Online fraud and cyber crime has cost people and businesses in the UK an estimated £28 million in just six months, according to figures from Action Fraud.
It received over 12,000 reports of cyber crime between October 2017 and March 2018, with hacking of social media and email accounts the biggest problem.
Katy Worobec, the economic crime chief at UK Finance, said the finance industry prevented £1.4 billion in unauthorised financial fraud in 2017.
However, she said criminals were now targeting individual customers, and £236 million was lost to authorised push payment scams where customers were duped into making payments.
“We have a trust reflex,” she said. “It makes us forget things and it makes us lose control.”
This is particularly problematic when it comes to financial scams, with criminals changing their tactics to prey on that trust reflex.
“The line is that there is suspicious activity on your account and you need to move your money to a safe account,” she explained. “It might involve having to make a transfer.”
Dr Jane Cox, an international human performance specialist, and wealth psychology expert, says when it comes to money and trust, we walk a thin line.
“Of course at some stage we have to trust people with our money in order to be able to make investments, or know where our money is more likely to grow,” she says. “We also need to trust people to get into business with them, and very often our ‘gut instinct’, which is where a lot of our trust is based, will be a good guide when it comes to figuring out the type of people you can connect with, work with, make decisions alongside.”
However, the big harm with the trust reflex when it comes to finances is that often we are desperate to make more money, especially when things have been tight. It is then that criminals are most able to exploit our weaknesses, she says.
“This is where our desire to hear something positive, or believe something has come along that will get us out of our financial constraints, does tend to exert an influence.”
When you are desperate for some cash, it is very easy to hear what you want to hear. You dismiss any doubt or use of common sense to temper that initial reflex. This can cost us dearly.
Some people are more trusting than others, particularly those who may have been a little more sheltered and exposed to less fraud, or deceit, during the course of their lives.
“Unfortunately the ‘school of hard knocks’ plays a big role for many people when it comes to making more discerning financial choices,” Cox says.
“Very often that comes after a few wrong choices have been made, or the wrong people were trusted.”
Some people are more vulnerable than others. The elderly may be less knowledgeable about the prevalence of financial fraud and how it is conducted.
Young people might have the belief that they are the ones who will be able to make their millions before they turn 30, and that they will be able to do it quicker and easier than anyone else.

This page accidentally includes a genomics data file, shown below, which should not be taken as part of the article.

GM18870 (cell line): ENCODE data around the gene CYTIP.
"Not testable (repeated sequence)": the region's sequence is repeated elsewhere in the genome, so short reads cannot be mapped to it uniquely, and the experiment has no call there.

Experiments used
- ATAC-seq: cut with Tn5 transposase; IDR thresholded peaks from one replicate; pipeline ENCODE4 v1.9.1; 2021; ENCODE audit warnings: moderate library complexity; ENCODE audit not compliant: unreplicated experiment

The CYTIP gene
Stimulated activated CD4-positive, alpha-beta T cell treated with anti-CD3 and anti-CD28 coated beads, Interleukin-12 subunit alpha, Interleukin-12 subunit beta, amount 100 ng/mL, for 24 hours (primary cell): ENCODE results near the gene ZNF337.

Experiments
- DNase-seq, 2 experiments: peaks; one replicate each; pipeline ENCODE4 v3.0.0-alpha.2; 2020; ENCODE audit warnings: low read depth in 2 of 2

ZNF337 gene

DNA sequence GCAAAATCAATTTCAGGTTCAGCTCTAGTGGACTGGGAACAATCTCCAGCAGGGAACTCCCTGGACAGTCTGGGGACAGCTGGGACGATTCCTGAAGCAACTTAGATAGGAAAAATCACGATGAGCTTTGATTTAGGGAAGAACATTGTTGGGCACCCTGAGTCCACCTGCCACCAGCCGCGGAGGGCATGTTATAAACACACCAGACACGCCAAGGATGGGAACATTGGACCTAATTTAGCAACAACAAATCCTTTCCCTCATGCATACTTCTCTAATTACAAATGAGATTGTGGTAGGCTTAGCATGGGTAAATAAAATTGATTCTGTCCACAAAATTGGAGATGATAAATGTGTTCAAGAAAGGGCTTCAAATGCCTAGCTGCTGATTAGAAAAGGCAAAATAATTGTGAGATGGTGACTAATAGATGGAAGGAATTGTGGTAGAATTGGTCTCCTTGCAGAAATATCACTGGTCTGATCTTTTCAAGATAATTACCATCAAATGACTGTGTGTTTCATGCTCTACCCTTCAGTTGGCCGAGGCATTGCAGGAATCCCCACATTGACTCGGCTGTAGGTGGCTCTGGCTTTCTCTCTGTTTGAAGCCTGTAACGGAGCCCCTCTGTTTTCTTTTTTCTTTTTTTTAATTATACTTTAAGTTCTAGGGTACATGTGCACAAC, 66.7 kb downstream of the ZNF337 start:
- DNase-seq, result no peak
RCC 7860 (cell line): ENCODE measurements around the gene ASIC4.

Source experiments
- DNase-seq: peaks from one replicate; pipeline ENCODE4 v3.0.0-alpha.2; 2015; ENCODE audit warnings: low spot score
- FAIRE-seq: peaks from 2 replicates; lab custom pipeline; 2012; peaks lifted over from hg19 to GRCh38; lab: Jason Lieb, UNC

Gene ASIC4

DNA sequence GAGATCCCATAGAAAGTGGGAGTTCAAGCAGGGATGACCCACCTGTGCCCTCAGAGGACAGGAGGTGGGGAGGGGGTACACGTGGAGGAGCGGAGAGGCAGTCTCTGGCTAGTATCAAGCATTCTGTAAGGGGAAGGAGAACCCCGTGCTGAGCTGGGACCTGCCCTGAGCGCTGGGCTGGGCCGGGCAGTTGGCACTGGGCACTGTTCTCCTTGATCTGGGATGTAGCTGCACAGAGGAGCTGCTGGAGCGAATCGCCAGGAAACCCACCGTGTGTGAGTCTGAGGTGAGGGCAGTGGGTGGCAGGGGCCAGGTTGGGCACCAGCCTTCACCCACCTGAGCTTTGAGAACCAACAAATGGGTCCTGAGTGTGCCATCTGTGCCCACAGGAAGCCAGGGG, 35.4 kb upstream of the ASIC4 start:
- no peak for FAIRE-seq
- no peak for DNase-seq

UK Finance estimates that people who are duped into transferring money to fraudsters lose an average of £3,000 each.
A total of £236 million was lost last year, with banks unable to return nearly three-quarters (74%) of it.
One of the most popular and effective scams involves tricking people into thinking they are moving money into a solicitor’s bank account for a house purchase, or to a builder. The criminals hack into genuine email accounts and send out false requests for payment.
By the time the people who have made the payment have discovered their mistake, the money has disappeared and the account into which they made the transfer has been closed down.
UK Finance said that in 2017 there were 43,875 reported cases of these scams, with 20% of the victims being businesses who lost an average of £24,355 per case.
Before you make a large payment, it is important to double-check the details, and you can do this by ringing the payee and confirming their bank details.
When it comes to all aspects of your finances, it is important to stay alert and think things through, says Cox.
“Do your due diligence when it comes to making a big financial decision,” she says. “Don’t believe everything you hear.”
Remain involved with your money and keep an eye on how it is working for you. Hands off investors are very vulnerable to losing out. If it sounds too good to be true it probably is too good to be true.
“Small risks tend to reap small returns, whereas riskier investment reap the bigger returns,” she says. That’s why it can be tempting to take a big risk, especially if you are down on your financial luck.
“However keep a balance, and always try and spread your investments over lower and higher risk returns. Never risk more money than you can afford to lose.”
Take Five to Stop Fraud is a government initiative to help you spot and prevent a financial scam.
It recommends you are vigilant in the following situations:
Requests to move money: Your bank, utility providers, and other big companies will never contact you directly to ask for your PIN, password, or to move money to another account. You should only ever provide personal or financial details when you actively consent to it – when you sign up for a new service, for example – or when you are expecting to be contacted by someone from a financial institution or service provider.
Clicking on links or downloading files: Never click on a link or download a file from an unexpected email or text. Odds are, a criminal is trying to load malware onto your device that will give them access to your personal and financial details. If in doubt, phone up the person who messaged you and ask if they really sent it.
Personal information: Likewise, be very wary of unexpected requests for any kind of personal info via phone, email, or text. Instead, contact the company or person directly using a known email or phone number and confirm that they need your personal info.